A parliamentary monarchy is a political system where the function of head of state is vested in a hereditary or elected monarch while a government, accountable to the elected parliament, exercises the bulk of the executive powers, determines national policies, and oversees their implementation.

An absolute monarchy is a government with a sovereign leader with complete control and no limitation from constitution or law. The monarch (queen or king) is considered simultaneously head of state and head of government with absolute and autocratic power.

Jesus did not face Pilate as a king. He did not say he was a king, nor did he admit to it in Pilate’s attempt to use him as such. Part of the irony of John’s presentation of the trial and crucifixion is that Pilate uses his own authority to declare Jesus’ kingship. Pilate places an inscription over the cross, “Jesus of Nazareth, the king of the Jews” (John 19:19). The chief priests protest, asking Pilate to clarify that this was only what Jesus claimed. But Pilate refuses their request with a solemn pronouncement, “What I have written, I have written” (19:22).

As the crucifixion clarified, Jesus was not a king of his world. Kings of his time took power from people in battles and conquests, rarely from habile diplomacy. Jesus never fought and came to Pilate without a vigorous defense to offer. He offered an alternative to kinship, “I have been born and come into the world for this: to witness to the truth” (John 18:38). However, Jesus’ kingship can be difficult to see, for it is manifest in sacrifice/crucifixion rather than in political dominance.

Jesus does not face the world as a king. Today, Jesus’ kingship can be difficult to see for the same reasons. Jesus’ kingdom is here to serve in humility rather than to seek earthly power. Jesus is the king, yet he does not arrive in a chariot, but on a donkey! Jesus is a king who is killed by those with societal power, not a king who is victorious over his enemies by defeating them in war. We live in a society in which success is associated with “winning” at all costs. This passage, in which Jesus speaks to power, shows how the powerful do not like it when they do not control the discourse/narrative. The powerful elites of Jesus’ day were accustomed to controlling the ideology and the discourse, just as the powerful elites are accustomed to determining/controlling the ideology and the discourse in our day. Did Jesus respond to Pilate with “authority” or did he just respond with honesty based on his experience as a marginalized individual? Why would Pilate ask Jesus a question he already knew the answer to?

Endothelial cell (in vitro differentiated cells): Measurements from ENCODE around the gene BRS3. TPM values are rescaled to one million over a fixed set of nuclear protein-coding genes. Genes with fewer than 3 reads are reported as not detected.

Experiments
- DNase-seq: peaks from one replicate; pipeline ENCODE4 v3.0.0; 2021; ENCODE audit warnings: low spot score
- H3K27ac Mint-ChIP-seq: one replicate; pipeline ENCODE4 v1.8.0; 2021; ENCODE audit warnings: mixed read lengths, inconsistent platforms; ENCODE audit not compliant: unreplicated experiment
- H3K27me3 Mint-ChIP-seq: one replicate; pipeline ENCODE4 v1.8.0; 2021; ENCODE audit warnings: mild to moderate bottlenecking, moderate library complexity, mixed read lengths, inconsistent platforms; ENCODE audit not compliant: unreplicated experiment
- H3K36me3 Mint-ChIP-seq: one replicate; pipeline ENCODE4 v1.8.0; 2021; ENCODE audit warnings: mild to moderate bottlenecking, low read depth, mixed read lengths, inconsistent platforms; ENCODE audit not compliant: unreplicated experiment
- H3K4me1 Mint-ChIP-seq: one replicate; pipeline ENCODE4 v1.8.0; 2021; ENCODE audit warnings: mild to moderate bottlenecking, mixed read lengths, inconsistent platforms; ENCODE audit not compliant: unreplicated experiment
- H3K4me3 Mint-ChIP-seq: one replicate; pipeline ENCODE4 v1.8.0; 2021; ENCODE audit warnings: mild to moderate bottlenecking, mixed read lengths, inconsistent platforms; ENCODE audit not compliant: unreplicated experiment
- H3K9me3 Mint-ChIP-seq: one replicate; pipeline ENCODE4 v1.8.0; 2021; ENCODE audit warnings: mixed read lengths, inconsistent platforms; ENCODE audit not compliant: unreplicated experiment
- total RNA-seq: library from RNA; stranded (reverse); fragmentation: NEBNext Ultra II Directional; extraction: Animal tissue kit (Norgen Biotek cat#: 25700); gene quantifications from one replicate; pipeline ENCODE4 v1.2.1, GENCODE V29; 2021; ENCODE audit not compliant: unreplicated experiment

“A modern-day example would be one where police officers ask a group of young black and brown men on a street corner, “What are you doing?” That question is neither neutral nor innocent. The racist ideas about black and brown people come into play. When Jesus questioned Pilate’s motive for asking him if he was king, Pilate said, “I am not a Jew, am I?”1 This is akin to the police who question young men of color and then defend their questions, saying, “I am not a racist!” Like the Jews, our allegiances to earthly powers lead us to deny God’s kingship. We may not even be aware that we have done so.”

In allowing himself to be killed and physically defeated for the sake of truth, Jesus engages in the ultimate demonstration of the power of love. Jesus is teaching us today that the power of lies will never win over the power of love.

It is my belief that there is a difference between power and authority. Power is inflicted or imposed on people. Authority is bestowed to someone by the people in recognition or gratitude. Jesus is the King of kings and the Lord of lords because he never sought power. He came to serve and so he did. It is his service that we acknowledge. It is his sacrifice that we glorify. It is by gratitude that we see him as king. By him we stand on the side of truth although it is difficult and challenging. The celebration of Christ the King can be our opportunity as the church to reassess our values and re-evaluate how we operate in our society. Are we here to serve or are we here to rule? Are we here to collect the benefits or are we here to sacrifice even the little that we have? Are we here to lord it over those with their backs against the wall or are we here to stand with the captives? This can lead to a clarification of mission and point us in the direction Jesus intends for us, so that we may truly be the real church that our world so desperately needs.

1 Samuel Cruz Commentary on John 18:33-37 Working Preacher.